Protect Your Intellectual Properties
Abbreviations and symbols such as “TM,” “SM,” “PAT PEND,” “©,” “®” carry a lot of legal power. They help to safeguard a company’s names, products, services, and designs. As an entrepreneur, find out which ones you need and make sure they protect the intellectual properties of your small business.
Trademarks are not the same as patents and copyrights, even though the differences are not widely understood. While there are similarities, they serve different purposes. According to the U.S. Patent and Trademark Office (USPTO), a trademark is a word, name, symbol or device used in business to indicate a source of the goods, i.e. your business, and to distinguish those goods from those sold by another business. A service mark is the same as a trademark, except that it identifies and distinguishes the source of a service rather than a product.
A patent for an invention grants a specific legal property right to the inventor—“the right to exclude others from making, using, offering for sale or selling” the same invention.
A copyright is harder to define. It is mainly a protection for authors of original works, including literary, dramatic, musical, artistic and other intellectual works, both published and unpublished.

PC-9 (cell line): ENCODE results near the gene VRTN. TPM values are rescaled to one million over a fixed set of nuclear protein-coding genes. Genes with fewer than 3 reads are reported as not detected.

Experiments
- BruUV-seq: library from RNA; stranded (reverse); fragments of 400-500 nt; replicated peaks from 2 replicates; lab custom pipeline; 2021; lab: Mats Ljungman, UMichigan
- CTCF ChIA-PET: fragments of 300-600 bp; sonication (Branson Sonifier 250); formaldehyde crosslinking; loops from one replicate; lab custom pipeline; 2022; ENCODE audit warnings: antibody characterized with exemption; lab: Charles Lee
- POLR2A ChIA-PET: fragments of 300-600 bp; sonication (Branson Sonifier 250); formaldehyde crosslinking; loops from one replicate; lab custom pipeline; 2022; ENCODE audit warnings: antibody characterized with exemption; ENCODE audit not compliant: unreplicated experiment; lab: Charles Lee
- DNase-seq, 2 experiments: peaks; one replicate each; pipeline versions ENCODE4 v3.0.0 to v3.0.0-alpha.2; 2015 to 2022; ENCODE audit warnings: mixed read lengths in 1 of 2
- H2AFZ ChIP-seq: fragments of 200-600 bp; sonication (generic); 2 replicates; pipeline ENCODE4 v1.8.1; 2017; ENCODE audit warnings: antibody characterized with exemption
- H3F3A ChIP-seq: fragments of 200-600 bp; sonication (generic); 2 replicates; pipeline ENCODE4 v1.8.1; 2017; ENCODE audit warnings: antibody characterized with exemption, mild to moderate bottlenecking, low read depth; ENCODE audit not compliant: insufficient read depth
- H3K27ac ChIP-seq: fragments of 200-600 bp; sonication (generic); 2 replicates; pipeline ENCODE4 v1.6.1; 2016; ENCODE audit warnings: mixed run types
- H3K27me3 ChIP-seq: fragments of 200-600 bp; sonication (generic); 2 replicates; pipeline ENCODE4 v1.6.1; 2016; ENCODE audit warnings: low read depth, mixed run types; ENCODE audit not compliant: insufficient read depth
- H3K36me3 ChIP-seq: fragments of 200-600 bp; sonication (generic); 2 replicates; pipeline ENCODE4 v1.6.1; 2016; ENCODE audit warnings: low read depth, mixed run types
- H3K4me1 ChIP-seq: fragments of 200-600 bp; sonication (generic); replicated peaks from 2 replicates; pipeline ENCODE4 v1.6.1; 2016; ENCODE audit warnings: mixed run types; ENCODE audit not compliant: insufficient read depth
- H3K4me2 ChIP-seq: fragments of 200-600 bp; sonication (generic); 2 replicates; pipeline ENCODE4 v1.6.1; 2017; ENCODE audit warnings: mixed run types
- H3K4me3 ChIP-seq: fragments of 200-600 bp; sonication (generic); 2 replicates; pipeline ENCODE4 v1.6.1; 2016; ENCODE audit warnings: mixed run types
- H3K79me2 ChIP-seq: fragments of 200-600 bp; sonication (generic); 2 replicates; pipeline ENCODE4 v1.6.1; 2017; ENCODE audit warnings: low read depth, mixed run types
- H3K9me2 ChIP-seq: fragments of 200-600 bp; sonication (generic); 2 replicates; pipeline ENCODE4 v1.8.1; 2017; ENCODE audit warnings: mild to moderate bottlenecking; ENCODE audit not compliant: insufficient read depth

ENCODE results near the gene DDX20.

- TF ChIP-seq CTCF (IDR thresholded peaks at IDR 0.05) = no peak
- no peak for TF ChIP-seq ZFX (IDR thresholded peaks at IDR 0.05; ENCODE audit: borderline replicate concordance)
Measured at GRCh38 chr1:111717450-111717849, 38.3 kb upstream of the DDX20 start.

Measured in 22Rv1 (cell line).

The Internet has made accessible the once mysterious process of applying for a trademark. But you need to spend some time to understand the intricacies and get them right. No business skills or special legal knowledge are required to apply, but the field is filled with potential pitfalls and wrong turns that could sabotage your trademark filing. It may not stand up to legal challenges later on. For example, the application requires that you identify goods or services under specific categories. But misunderstanding these categories and filing too broadly or too narrowly can ruin your trademark and cause problems later on. A qualified trademark attorney can help you avoid such problems.
The U.S. Patent and Trademark Office’s Web site at www.uspto.gov provides a wealth of information and resources about protecting your small business’ intellectual properties. You’ll find basic information about trademarks, patents, and copyrights; links to easy-to-follow “How To” guides; and search engines for researching existing trademarks and patents.
To learn more about trademarks and other small business matters, contact Lancaster SCORE, “Counselors to America’s Small Business. SCORE is a nonprofit association of more than 50 business experts who volunteer as mentors to emerging and existing small businesses in Lancaster County. SCORE offers free mentoring, business plan reviews, business roundtables, and low-cost workshops. Call us at 717-397-3092 or find us online at www.scorelancaster.org.